- Common name(s)
- Pine Ladybird
- Scientific name
- Exochomus quadripustulatus
- When to see it
- Year round
- Scale insects and woolly aphids
Despite its name, the Pine Ladybird can be found on a wide range of deciduous and coniferous trees. The Pine Ladybird is black with four red spots, two of which are comma-shaped. Widespread in the UK, but with very few records in the North East.
Adults are black with four red spots and are 3 – 4.5mm in length. A distinctive feature is the comma-shaped red spots at the front of the elytra (wing cases). The elytra also has a distinct rim around the edge. More rarely, adults have two red spots.
Late stage larvae are grey and spiny. Thee tubercles are white on each side of the first abdominal segment.
Pupae are black and shiny with paler brown markings. The grey larval skin encloses the lower part of the pupa and so the spiked tubercles are visible.
This species may be confused with the black forms of Harlequin Ladybird, particularly f. spectabilis. However, the Harlequin Ladybird is larger, has white on the protonum and does not have the distinctive rim around the edge of the elytra. The Harlequin Ladybird is one of the Ladybird Spot target species and its species profile can be found here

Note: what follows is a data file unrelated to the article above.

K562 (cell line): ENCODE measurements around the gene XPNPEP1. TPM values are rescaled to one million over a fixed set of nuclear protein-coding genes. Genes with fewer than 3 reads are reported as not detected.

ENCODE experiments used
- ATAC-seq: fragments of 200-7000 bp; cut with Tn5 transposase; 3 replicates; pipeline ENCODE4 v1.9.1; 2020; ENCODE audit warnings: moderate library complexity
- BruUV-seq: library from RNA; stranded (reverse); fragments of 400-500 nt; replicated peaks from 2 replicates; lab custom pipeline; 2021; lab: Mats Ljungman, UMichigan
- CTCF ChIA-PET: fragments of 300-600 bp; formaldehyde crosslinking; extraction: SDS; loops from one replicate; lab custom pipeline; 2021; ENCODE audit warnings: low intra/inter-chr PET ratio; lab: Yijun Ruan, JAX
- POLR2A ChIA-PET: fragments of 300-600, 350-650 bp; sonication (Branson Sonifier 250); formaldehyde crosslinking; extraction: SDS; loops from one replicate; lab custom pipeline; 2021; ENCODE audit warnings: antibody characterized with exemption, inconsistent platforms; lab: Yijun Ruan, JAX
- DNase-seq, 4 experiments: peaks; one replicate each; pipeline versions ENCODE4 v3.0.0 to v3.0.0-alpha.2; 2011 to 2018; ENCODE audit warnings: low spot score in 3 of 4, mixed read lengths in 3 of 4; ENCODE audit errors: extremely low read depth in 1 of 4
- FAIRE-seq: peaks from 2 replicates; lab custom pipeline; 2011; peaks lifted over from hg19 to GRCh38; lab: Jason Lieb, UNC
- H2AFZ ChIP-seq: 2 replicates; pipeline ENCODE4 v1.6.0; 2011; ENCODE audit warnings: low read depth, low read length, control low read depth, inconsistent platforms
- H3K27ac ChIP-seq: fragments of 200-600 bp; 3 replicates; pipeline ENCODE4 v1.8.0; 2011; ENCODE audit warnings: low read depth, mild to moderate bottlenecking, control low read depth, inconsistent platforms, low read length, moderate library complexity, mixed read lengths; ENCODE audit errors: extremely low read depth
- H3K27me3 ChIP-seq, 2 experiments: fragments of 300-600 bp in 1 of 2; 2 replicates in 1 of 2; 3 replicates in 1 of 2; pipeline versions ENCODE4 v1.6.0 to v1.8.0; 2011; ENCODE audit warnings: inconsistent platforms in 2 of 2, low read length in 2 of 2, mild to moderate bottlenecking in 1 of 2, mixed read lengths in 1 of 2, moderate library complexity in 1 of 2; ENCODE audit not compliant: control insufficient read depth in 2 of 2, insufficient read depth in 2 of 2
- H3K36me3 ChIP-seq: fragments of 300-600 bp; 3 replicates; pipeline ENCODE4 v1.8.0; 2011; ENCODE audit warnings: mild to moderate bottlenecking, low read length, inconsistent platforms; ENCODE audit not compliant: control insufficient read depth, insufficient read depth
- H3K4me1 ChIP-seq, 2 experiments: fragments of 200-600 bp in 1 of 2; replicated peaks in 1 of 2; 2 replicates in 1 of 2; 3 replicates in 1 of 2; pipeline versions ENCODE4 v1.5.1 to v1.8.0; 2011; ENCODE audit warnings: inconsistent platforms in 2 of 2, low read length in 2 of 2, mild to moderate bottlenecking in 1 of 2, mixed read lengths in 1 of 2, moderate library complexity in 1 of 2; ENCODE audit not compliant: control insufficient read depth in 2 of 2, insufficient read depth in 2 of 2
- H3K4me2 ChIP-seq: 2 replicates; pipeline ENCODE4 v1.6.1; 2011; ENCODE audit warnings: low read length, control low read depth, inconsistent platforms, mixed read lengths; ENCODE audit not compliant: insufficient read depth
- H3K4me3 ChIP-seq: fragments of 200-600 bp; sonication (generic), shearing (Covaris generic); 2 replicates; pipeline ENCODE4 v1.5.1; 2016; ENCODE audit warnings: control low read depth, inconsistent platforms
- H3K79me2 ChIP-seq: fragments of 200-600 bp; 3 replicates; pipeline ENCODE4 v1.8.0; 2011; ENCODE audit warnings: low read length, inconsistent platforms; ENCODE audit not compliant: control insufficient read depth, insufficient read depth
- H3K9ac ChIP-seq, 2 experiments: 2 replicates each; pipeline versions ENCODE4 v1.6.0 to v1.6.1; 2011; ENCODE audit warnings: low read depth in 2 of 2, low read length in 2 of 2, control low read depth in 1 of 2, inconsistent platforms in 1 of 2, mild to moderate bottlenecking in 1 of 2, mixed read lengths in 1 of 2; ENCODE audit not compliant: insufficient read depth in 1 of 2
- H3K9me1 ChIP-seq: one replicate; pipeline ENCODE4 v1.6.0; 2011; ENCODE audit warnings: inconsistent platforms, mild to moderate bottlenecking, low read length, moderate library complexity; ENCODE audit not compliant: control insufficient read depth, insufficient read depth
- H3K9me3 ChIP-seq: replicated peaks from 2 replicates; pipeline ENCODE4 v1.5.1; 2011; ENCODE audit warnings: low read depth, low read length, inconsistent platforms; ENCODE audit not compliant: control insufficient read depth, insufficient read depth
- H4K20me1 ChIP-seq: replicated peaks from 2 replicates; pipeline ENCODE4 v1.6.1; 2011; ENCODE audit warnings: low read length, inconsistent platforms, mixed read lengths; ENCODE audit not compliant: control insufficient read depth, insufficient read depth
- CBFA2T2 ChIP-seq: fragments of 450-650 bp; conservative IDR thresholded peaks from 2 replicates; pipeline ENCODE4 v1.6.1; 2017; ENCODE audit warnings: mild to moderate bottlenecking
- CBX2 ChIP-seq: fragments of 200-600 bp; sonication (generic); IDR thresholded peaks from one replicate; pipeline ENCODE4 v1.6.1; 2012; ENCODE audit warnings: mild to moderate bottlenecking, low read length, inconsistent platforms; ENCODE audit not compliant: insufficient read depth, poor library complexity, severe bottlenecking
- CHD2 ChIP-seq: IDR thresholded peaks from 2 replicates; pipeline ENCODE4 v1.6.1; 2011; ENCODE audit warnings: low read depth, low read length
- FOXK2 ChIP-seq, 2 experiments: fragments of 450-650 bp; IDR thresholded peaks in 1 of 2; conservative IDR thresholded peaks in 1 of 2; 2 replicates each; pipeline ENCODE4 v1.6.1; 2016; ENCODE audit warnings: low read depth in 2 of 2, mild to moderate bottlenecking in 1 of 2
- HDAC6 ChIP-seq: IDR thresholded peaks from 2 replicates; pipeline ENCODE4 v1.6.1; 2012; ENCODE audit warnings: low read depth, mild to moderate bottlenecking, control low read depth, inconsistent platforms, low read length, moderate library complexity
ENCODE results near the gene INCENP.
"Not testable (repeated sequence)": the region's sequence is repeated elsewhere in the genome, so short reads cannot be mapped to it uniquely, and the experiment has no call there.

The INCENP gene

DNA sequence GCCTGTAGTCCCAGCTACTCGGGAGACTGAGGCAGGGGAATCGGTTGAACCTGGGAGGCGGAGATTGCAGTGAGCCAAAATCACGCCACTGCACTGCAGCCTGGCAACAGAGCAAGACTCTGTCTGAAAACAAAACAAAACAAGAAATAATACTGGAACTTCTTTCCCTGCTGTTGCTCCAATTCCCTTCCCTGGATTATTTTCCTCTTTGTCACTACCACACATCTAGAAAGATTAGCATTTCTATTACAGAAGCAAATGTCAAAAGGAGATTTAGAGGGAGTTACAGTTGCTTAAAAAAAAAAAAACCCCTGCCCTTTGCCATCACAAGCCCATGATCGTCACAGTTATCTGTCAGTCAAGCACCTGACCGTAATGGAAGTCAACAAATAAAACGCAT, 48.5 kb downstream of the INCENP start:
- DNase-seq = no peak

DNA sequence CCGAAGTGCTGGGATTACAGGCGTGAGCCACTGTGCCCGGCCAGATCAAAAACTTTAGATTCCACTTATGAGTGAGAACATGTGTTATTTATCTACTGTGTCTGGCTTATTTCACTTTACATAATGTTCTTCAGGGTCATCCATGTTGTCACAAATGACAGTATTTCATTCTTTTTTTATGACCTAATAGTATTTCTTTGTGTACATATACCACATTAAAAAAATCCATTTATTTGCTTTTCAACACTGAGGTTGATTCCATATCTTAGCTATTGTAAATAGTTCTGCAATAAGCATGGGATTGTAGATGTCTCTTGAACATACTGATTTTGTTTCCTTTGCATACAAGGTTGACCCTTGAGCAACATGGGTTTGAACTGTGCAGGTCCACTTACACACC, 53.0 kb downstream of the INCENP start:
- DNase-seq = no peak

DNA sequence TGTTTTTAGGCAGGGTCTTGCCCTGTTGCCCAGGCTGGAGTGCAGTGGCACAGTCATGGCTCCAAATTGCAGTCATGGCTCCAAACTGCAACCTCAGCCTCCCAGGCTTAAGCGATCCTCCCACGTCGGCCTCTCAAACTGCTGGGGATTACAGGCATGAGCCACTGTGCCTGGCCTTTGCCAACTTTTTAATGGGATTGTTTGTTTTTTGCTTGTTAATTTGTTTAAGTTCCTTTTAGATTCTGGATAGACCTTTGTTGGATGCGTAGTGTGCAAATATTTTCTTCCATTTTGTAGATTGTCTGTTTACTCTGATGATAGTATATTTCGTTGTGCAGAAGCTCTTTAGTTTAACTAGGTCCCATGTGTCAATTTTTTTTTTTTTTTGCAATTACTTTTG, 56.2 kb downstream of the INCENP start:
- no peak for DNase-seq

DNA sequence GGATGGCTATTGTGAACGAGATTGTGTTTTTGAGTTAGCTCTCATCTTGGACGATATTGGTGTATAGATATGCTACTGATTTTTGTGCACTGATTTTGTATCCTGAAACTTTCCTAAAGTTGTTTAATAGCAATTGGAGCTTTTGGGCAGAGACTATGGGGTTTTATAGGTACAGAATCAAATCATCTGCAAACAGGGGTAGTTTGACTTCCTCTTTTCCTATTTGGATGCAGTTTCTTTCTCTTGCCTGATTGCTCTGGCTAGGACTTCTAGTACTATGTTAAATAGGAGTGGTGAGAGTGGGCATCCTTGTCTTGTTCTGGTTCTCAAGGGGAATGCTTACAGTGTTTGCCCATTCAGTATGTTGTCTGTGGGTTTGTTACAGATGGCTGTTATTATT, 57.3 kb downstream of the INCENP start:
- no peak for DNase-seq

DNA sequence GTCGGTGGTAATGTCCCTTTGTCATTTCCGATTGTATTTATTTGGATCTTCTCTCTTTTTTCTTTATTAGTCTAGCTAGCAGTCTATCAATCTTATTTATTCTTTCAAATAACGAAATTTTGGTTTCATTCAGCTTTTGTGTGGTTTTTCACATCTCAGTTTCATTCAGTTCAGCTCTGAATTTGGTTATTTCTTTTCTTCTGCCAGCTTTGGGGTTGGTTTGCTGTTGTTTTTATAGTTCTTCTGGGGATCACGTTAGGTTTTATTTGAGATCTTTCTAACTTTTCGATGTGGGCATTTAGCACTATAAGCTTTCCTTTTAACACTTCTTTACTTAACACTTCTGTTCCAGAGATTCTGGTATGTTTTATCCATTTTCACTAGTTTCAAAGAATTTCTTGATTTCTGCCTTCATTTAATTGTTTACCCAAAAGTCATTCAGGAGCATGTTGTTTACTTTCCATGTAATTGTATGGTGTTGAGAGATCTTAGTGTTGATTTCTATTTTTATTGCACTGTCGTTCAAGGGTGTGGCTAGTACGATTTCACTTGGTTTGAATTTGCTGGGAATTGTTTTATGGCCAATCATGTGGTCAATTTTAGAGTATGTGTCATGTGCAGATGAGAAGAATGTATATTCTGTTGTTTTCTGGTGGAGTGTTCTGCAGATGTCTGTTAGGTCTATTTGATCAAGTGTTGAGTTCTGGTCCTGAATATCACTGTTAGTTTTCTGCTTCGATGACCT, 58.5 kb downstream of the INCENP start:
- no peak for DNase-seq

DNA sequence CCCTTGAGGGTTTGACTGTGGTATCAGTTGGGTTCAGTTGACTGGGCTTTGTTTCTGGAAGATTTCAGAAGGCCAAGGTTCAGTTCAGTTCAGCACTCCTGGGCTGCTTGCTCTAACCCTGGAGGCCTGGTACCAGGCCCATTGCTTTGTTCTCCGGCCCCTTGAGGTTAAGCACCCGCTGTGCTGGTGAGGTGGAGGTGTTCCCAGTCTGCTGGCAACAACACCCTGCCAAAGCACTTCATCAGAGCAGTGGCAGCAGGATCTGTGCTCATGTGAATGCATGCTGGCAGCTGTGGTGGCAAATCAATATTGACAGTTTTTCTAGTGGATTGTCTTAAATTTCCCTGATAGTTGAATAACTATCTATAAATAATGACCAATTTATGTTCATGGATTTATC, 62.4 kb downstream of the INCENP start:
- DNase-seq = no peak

The black form of the 2-spot Ladybird (f. quadrimaculata) is similar but lacks the comma-shaped spots and has white markings on the pronotum. The pronotum of the Pine Ladybird is black. The 2-spot Ladybird is one of the Ladybird Spot target species and its species profile can be found here
Despite its name, the Pine Ladybird can be found on a wide range of deciduous and coniferous trees and in many other habitats including woodland, grassland and coastal habitats. The Pine Ladybird overwinters in leaf litter, foliage and bark crevices often on the warm south side. It is one of the first species to emerge from overwintering and can often be seen basking in late winter or spring sunshine.
There are few records of the Pine Ladybird in the North East. Elsewhere the Pine Ladybird is commonly found in urban habitats. The Pine Ladybird is a very widespread species in England and Wales, with some records from Scotland.